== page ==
Smash pretty much had me at its first teaser preview. After all, an American Idol grad starring in a high-concept drama about a pack of theater types mounting a Marilyn Monroe musical is like Chicken Soup for the Gay TV Junkie’s Soul. But I didn’t commit to setting a series recording till the fictitious Broadway show at the center of the action delivered a showstopping number (featuring the non-Idol contestant, and embedded below) about Marilyn’s first encounter with Joe DiMaggio featuring this sublime lyric: “A baseball diamond is a girl’s best friend.”
In a nutshell, Smash focuses on Julia (Debra Messing) and Tom (Christian Borle), a pair of successful Broadway writing partners planning a hiatus so the former can focus on adotping a baby with her hunky husband Frank. But when Tom’s sexually ambiguous new assistant Ellis (Jaime Cepero) mentions having read a copy of a Marilyn Monroe biography he found on Tom’s bookshelf, the seed of a new show is unexpectedly sown. Hey, they’re just working on a single song, okay? Riiiight. Tom recruits Ivy Lynn (Megan Hilty), an ambitious chorus girl in Julia and Tom’s current hit, Heaven on Earth, to record a demo for “Never Give All the Heart,” a gut-wrenching ballad that Ellis kinda sorta accidentally leaks on a YouTube-type Web site. Before you can say Seven Year Itch, a high-powered producer (Eileen, played by Anjelica Huston) and director (Derek, played by Jack Davenport) are sniffing around the project, a dazzling young ingenue named Karen (Idol grad Katharine McPhee) emereges (along with Ivy Lynn and possibly Scarlett Johansson) as the main contender for the title role, and all of us get treated to a show not quite like anything on television right now. Did we mention Karen has a smoldering hot, super supportive boyfriend named Dev, who works at the Mayor’s office, and overprotective parents who want her to move back to Iowa? Did we mention that even though the previews would have us believe Karen is the one for whom we’re going to root, that Ivy Lynn proves an equally magnetic and sympathetic presence?
The episode ends with a cliffhanger: Karen and Ivy Lynn arriving for callbacks — belting “Let Me Be Your Star” — at the exact same moment. And honestly, if NBC somehow — blashphemy alert — pulls the plug on Smash before we see how the entire Marilyn musical plays out, then producer Steven Spielberg should be required by law to bring the production to an actual Broadway stage.
What I especially loved about the pilot, though, is how every major character got a specific character trait or dilemma or line of dialogue that made me eager to see how his or her story arc will play out:
* Karen, for starters, certainly has some of the “scared bird” innocence that Derek scoffs at during her late-night “callback” in his apartment. But her three-word, five-star brushoff — “not gonna happen” — after her Marilyn-esque “Happy Birthday” prompts Derek to make his unseemly move, proves she possesses the kind of inner flint a central character requires. (That scene of Karen, shaken to the core in Derek’s bathroom, proves McPhee’s got the acting chops necessary for the gig, too.)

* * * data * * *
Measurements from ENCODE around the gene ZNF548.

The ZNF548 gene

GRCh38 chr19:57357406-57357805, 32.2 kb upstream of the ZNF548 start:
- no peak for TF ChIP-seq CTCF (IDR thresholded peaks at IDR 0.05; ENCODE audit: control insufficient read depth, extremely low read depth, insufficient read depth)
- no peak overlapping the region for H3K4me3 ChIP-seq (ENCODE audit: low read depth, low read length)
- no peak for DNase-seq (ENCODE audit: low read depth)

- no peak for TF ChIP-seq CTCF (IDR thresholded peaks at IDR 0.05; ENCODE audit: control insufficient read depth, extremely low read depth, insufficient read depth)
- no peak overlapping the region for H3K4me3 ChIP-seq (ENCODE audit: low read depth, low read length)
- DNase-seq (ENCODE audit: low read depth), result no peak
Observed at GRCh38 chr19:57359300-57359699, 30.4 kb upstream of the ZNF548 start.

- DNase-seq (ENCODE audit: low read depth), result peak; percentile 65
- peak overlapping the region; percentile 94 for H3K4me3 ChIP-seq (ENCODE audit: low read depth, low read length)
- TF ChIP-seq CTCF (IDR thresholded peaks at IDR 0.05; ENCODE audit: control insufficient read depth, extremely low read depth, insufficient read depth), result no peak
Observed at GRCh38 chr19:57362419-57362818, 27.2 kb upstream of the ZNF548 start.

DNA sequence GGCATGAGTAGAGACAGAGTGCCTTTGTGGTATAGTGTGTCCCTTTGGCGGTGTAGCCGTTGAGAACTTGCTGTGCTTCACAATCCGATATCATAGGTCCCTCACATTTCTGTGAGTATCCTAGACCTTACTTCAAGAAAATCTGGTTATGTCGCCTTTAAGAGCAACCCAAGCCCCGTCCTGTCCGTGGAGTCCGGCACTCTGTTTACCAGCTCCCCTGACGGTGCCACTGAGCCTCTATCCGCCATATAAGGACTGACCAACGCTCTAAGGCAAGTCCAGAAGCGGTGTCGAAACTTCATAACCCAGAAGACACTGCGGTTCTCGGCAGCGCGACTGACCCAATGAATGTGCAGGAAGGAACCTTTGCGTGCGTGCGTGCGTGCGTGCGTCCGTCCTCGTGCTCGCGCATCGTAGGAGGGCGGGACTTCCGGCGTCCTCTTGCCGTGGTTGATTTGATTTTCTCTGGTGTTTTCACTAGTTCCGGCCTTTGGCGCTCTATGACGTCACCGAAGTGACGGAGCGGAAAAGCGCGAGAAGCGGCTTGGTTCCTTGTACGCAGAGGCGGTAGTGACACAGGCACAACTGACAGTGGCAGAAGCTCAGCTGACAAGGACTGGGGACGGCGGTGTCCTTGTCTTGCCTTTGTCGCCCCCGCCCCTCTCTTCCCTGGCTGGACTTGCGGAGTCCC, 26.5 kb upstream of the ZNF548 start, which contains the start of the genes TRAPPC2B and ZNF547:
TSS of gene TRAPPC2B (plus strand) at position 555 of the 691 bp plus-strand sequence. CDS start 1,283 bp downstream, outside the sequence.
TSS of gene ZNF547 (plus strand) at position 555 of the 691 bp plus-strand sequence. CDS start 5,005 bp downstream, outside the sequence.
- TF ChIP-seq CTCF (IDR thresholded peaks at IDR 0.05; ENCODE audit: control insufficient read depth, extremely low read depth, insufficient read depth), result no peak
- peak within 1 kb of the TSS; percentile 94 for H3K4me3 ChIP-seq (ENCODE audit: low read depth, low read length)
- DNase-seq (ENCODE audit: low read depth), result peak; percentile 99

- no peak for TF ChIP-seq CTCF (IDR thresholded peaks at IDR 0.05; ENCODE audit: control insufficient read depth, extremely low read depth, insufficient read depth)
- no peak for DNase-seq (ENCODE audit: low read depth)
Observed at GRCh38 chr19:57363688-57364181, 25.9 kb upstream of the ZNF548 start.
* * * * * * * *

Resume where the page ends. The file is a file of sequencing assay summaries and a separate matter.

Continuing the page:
* Ivy Lynn, for her part, sold the fictional Broadway show — and Smash itself — with an extraordinary rehearsal of “National Pasttime” (that occasionally took flight as a fully blown production number in the minds of its writers, director, and producer). And that scene of Ivy Lynn, alone in her apartment trying to get her mother to take 30 seconds to get excited about her callback, was a thing of heartbreaking beauty.
* Messing’s Julia is perhaps the most complicated character thus far. She’s clearly a loving wife and mother, but she’s not willing to completely sacrifice her ambitions on the altar of family. When her husband reminds her she was supposed to take a year off to work on their planned adoption of a second child, she doesn’t talk about her own need to write, but rather, her almost scary committment to the character of Marilyn. I loved Julia’s factoid about Marilyn’s final interview — “She said ‘please don’t make a joke out of me.'” — but I’m not sure it bodes for serene sailing in her home life.
* Tom’s backstage encounter with a hot chorus guy whose name he can’t quite remember was a nice foreshadowing that he’s probably not 100 percent in the right in his past feud with Derek. A gay character who’s more than a neutered, saintly sidekick for his straight-lady friend? I say “brrrring it!”
* Okay, yeah, Derek clearly would’ve taken his late-night callback into casting-couch territory, but is it possible that a better performance from his choice for a leading lady was the real endgame in that scene with Karen? It’s an interesting thought, although my gut says to agree with Tom: “He is a terrible human being!”
* This exchange between Eileen and her soon-to-be ex (and Huston’s sublime delivery) is a hint that our not-dead-yet producer will probably be the most quotable character on the show:
Hubby: Bringing up love at a divorce proceeding is childish.
Eileen: Screwing every blonde who opened up her legs to you is also childish.
Honorable mention goes to Eileen’s response to Derek saying he has a hard time getting along with gay men: “That’s an unfortunate position to take in the American theatre.”
What did you think of the Smash premiere? (Take our poll below!) Will you tune in for the entire season? And which character was your favorite? Sound off in the comments, and for all my TV recaps, follow me on Twitter @MichaelSlezakTV!